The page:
Overview of the Jetta GL, GLS, GLX, GLI Models Throughout the Years
Skip to the good stuff:
- Overview of the Jetta GL, GLS, GLX, GLI Models Throughout the Years
- Brief History of the VS Jetta / Golf / Rabbit
- Jetta GL
- Jetta GLS
- Jetta GLX
- Jetta GLI
- Jetta GLS vs GLI – Which should you choose?
- Changes Through the 7 Generations of VW Jetta Models
Hey there my name is Vince and today we’re talking about the VW Jetta.
The Volkswagen Jetta is a consistent volume seller in America and most people have heard of the Jetta.
But what is the difference between the GL, GLS, GLX, and GLI Volkswagen Jetta models?
We’ll dive into this deeper, but for now, suffice it to say that the GL is the base model, budget friendly version. The GLS is the “sport” edition with options for different engines and transmissions and sport suspension. Lastly the GLX and GLI are the high-end models which come fully loaded with leather, cruise control, power seats, climate control and the most powerful VR6 engines.
Betta Getta Jetta
Brief History of the VS Jetta / Golf / Rabbit
It is one of the most popular and recognizable European compact cars. The VW Jetta debuted in North America in 1979. The car is based on the VW Golf/Rabbit. We all know the Golf is a favorite in Europe, but the Golf didn’t so fare well in the USA. Volkswagen decided to add a trunk to the Golf and the Jetta sedan is born.
The current (2019) VW Jetta is the seventh generation model. It is based on VW’s MQB platform along with the VW Golf and the VW Atlas. In order to cope with the trend of supersizing compact cars, the new VW Jetta is larger, longer, and wider than previous models. This allows the Jetta to offer the creature comforts and luxury appointments of a midsize sedan without the added cost.
The VW Jetta GL is the base model manufactured and your options for choosing manual transmissions or different engines are usually limited. This is the model that the average consumer will likely choose. You’ll miss out on options like sport suspension, 6 speed manual transmissions, turbo-charged or VR6 engines. However, for the money and someone looking for good fuel economy in a sporty car, the Jetta GL fits the bill perfectly!
The GLS (Grand Luxury Sport) bridges the gap between the consumer who wants a stripped down model but isn’t a racing fanatic. If you choose the GLS option, you’ll usually get larger brakes, sportier suspension, the option for more high powered engines (VR6, 1.9L turbo diesel), manual transmissions, and luxury options like leather, heated seats, sun roof, etc.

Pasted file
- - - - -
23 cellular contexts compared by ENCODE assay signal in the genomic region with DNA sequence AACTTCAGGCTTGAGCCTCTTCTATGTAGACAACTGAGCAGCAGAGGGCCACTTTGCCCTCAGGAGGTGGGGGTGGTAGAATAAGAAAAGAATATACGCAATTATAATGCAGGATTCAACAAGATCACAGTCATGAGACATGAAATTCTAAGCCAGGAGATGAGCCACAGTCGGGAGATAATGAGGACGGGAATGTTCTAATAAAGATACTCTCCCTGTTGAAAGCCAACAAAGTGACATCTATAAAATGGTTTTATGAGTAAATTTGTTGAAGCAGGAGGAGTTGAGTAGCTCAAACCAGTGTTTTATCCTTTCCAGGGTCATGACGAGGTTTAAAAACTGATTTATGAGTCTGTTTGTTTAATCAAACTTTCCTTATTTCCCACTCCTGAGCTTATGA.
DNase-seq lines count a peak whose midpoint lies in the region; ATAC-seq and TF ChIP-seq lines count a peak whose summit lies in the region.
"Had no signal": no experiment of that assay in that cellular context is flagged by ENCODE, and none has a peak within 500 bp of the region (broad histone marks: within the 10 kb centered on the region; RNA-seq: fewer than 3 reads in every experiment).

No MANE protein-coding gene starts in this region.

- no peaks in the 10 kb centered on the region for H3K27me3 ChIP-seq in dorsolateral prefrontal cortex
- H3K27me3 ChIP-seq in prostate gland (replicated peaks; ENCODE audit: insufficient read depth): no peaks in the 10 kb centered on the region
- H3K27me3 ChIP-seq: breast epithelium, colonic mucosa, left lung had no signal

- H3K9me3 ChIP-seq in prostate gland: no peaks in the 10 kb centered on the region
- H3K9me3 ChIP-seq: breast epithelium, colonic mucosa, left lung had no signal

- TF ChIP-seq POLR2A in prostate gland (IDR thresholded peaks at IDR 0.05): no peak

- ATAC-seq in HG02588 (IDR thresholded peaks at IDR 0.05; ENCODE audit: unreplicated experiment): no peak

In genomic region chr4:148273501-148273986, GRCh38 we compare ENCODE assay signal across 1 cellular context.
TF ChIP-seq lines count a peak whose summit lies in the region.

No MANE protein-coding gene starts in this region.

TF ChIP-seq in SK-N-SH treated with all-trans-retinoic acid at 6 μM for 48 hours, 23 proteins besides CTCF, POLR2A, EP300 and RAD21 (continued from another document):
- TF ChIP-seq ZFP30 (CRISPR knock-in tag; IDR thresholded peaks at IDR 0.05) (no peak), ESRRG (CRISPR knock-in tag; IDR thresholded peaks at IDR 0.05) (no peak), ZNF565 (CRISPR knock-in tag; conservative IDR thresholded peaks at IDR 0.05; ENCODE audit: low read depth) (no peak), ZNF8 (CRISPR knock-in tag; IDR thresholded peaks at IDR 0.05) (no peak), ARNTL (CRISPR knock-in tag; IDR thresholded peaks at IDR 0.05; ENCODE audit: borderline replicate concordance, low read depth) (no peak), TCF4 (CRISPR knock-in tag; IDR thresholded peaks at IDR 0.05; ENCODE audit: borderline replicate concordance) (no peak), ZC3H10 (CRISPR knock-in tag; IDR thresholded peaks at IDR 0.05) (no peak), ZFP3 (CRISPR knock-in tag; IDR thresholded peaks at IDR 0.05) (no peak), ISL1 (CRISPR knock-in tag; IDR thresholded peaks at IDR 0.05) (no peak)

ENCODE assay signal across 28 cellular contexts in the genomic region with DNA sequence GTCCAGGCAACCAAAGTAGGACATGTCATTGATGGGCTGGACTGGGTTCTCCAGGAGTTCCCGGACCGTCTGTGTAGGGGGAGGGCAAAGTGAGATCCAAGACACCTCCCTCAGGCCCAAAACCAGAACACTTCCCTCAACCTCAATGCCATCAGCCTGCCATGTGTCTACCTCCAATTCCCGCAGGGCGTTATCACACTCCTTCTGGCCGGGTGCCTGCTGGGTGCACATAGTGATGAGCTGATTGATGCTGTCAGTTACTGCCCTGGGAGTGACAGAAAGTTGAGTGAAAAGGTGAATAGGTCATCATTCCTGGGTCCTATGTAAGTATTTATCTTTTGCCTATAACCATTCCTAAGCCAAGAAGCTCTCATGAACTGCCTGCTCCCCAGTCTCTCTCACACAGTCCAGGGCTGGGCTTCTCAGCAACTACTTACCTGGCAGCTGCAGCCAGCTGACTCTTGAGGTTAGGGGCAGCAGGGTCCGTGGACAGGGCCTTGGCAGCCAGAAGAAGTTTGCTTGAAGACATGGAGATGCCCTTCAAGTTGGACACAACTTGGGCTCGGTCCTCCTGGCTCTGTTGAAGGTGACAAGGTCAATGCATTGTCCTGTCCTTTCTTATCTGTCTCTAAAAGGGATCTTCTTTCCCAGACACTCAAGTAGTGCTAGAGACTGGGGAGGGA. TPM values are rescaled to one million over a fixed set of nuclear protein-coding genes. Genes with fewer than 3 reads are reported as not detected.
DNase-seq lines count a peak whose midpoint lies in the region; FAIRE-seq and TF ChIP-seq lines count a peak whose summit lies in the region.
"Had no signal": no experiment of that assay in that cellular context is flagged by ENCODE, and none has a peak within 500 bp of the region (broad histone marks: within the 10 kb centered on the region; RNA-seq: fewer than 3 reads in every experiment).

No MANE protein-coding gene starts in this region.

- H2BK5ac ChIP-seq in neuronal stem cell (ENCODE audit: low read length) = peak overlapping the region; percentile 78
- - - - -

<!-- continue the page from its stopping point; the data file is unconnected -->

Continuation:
The GLS has all the options of the GL, plus additional bells and whistles mentioned above.
This was a rare model and is most commonly seen in 1997 Jetta’s up until 2002. Power seats, Leather, climate control, and wood trim were standard in the GLX model. It was a fully loaded beast!
When comparing the Jetta GLX vs the Jetta GLI, the biggest differences are that the GLX came with a 12-valve VR6 motor which was later upgraded to a 24-valve VR6 motor in 2002. The GLX and GLI models are very similar except for the “GLX” name was dropped after mid-2002.
The GLI (Grand Luxury Injection) is the “top end” model of the Jetta family and has all the features of the GL, GLS, but comes standard with the VR6, 6 speed manual and a high performance suspension. If you’re the kind of guy who wants a fast, fun car for tearing up the streets, and your budget allows, you’ll want to choose the GLI.
The GLI became common in the Mk4 generation even though they were released in the 1980s. But those old ones are very rare!
Jetta GLS vs GLI – Which should you choose?
For Mark 4 Jetta, the GLS has an optional 5-speed manual transmission paired with a 12 valve VR6 engine while the GLI has a 6-speed transmission and a 24 valve VR6 motor products 30 ish more horspower. The GLI also has a sport suspension package.
Now which one is right for you? It’s tough to say. But if you’re the person who wants all the bells and whistles and doesn’t mind paying the premium price, get the GLI. If you want to save some cash, don’t mind missing out on a 30-extra-horsepower engine with a 6 speed manual, then the GLS would be right for you.
It can be tricky to discern the Volkswagen GL vs GLS vs GLX vs GLI. Let’s take a journey through the Jetta years starting with the third gen, MK3 Jetta.